UK aims to shave years off drug development

The UK government has announced an ‘end to end’ review of how drugs are developed, approved and accessed by patients in a bid to make the country a leader in biomedical innovation.

The new Innovative Medicines and MedTech Review has been announced by the UK’s life sciences minister George Freeman, who believes new measures could shave years off the time it takes to bring a drug to market.

Key to the strategy will be in aligning the interests of the pharma, biotech and medical technologies sectors with the publicly-funded national health service (NHS). The government believes that this alignment will create ‘health, wealth and innovation,’ improving treatment for patients and boosting the economy at the same time.

“NHS leadership in health research is attracting new investment into our life sciences research sector, generating the health and wealth we need to be a modern economy,” said minister for life sciences, George Freeman.

“I want to ensure that patients up and down the country can get access to important innovations as soon as possible. By revolutionising the way in which we look at getting medicines and devices into the NHS we will make sure that this country is the best place in the world for 21st Century medical innovation.”

Freeman has been a government minister for five months and a member of Parliament since 2010, before which he worked in life science venture capital and other healthcare businesses.

He is championing the use of many new approaches to accelerating discovery and development of medicines including genomics and digital technologies, which he believes will help boost the UK’s base in medicines, devices and diagnostics.

Freeman told pharmaphorum in a press briefing yesterday that the moves could development times by “five, six, seven years” – a truly ambitious target given the pharmaceutical industry’s more modest progress on timelines over recent years.

Details of how this rapid acceleration can be achieved remain thin on the ground, but Freeman says he want to mimic the success of the FDA’s Critical Path initiative, which has tackled the widening gap between exciting early science and their translation into innovative treatments.

The minister says the new initiative will itself have a timespan of 5-10 years in order to touch all aspects of the system. This will include how new treatments might be adopted faster into the NHS, which remains, according to pharma industry body ABPI ‘low and slow’ compared to other nations.  Freeman made it clear, however, that the existing structures of health technology review by NICE, and the newly updated pricing system the PPRS would remain in place.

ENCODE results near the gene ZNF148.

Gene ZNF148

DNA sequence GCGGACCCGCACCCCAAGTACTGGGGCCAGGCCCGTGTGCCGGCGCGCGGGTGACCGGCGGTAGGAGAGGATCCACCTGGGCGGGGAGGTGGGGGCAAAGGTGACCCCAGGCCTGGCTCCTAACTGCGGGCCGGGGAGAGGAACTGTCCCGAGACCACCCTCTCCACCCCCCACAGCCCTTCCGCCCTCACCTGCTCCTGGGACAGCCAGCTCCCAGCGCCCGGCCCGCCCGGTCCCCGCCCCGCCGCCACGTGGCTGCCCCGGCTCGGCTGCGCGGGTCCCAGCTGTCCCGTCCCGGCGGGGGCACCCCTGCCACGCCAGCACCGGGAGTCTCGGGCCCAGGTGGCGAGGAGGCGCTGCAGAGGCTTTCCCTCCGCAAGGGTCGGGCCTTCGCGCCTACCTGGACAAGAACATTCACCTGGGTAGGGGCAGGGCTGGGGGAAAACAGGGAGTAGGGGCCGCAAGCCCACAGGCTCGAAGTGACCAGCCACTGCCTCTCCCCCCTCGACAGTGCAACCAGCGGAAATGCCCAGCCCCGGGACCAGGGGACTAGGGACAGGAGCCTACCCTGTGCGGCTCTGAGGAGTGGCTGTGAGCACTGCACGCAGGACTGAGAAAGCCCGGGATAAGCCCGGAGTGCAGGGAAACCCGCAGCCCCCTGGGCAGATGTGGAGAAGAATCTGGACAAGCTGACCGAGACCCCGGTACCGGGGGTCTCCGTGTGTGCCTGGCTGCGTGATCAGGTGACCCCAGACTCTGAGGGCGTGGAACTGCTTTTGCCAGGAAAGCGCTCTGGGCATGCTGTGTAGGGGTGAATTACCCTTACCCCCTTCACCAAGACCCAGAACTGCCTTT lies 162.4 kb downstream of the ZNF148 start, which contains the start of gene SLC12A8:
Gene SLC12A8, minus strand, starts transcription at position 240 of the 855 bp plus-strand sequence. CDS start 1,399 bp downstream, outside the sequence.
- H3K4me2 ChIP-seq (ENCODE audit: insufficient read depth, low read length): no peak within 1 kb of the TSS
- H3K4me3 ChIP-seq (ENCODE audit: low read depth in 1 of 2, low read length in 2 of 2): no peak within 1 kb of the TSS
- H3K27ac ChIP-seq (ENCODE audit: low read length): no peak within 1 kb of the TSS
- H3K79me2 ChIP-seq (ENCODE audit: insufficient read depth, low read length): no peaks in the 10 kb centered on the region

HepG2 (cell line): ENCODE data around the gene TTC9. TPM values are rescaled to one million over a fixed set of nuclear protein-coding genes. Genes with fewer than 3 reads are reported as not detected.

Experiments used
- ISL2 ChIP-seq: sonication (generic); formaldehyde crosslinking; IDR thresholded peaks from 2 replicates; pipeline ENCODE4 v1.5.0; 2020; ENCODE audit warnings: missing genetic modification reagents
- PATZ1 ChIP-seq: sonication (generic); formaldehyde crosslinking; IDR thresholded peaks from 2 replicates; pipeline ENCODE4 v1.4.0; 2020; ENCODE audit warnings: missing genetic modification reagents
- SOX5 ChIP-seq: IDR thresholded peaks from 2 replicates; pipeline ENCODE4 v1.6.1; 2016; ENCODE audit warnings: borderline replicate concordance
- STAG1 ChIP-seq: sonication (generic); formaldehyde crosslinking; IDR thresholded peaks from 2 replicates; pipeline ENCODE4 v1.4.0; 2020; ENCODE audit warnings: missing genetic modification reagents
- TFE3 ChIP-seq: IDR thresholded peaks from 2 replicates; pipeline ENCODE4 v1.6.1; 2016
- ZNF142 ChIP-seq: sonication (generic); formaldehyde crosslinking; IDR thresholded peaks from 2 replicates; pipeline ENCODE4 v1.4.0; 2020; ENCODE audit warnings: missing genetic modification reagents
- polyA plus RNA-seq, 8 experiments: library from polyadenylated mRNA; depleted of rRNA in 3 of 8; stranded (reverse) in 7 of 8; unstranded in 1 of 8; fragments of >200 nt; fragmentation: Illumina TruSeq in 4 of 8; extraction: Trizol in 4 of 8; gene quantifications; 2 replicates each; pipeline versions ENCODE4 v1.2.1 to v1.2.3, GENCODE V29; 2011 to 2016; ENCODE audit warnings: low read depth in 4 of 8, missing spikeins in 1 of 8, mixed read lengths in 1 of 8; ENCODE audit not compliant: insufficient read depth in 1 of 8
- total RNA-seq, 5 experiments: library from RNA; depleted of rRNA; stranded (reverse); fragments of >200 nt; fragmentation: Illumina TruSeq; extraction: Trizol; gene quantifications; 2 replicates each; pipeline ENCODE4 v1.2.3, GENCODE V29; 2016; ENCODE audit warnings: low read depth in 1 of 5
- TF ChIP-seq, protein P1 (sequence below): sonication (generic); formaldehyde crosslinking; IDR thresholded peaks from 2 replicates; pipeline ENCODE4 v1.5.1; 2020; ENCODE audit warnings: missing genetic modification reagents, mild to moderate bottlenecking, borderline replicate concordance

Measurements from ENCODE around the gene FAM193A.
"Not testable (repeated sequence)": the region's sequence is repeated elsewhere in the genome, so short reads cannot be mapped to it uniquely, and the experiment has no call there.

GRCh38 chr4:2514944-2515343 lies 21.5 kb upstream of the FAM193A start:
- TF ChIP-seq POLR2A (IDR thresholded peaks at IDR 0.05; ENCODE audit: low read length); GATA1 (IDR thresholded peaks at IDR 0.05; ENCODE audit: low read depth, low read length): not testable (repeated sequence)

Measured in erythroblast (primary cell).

The ‘Innovative Medicines and MedTech Review’ will examine:

• how new approaches to the development of medicines, diagnostic and devices, based on precision medicine and emerging technologies, could speed up access to innovative products for NHS patients

• how more collaborative work between companies and regulatory and evaluation bodies could ensure that innovative products can be assessed more quickly, using better data

• how charities and patient groups can play a greater role so that NHS patients can get access to cutting-edge treatments

• what more can be done to promote the rapid adoption of important medical innovations into clinical practice

One of the immediate obstacles to Freeman’s plans is the UK general election, to be held on 7 May 2015. If his Conservative party does not win enough seats to win an outright victory, or is unable to form a coalition, his proposals coming at the tail-end of this parliament, may be discarded by the next government.

However there is some hope that the aims will be carried forward, whoever forms the next government. There has been a general consensus among the main political parties that the life sciences sector is a key growth industry, and that it requires a long-term industrial plan.

Responding to the announcement, ABPI Chief Executive Stephen Whitehead said:

“The ABPI warmly welcomes this announcement, we have long called for such an initiative in response to increasing evidence of the need for a holistic approach to UK life sciences. This needs to bring together the life science industrial strategy with the health system, linking licensing, value assessment, NHS commissioning in order to deliver increased patient access to new, innovative medicines.

“We particularly welcome the Minister’s commitment to get medical innovations to patients quicker, this has previously been recognised by the ABPI as being the main challenge to delivering the government’s Strategy for Life Sciences.”

The announcement was accompanied by news that two companies – MSD (known as Merck in the US and Canada) and BD (Becton, Dickinson and Company) are investing in new UK-based projects. MSD will invest £42 million by creating a new licensing hub in London, expanding research at its Hertfordshire headquarters and funding clinical research in oncology and dementia.

BD, a global medical technology company, is investing £21 million to build a next generation blood separation tube production line in Plymouth.

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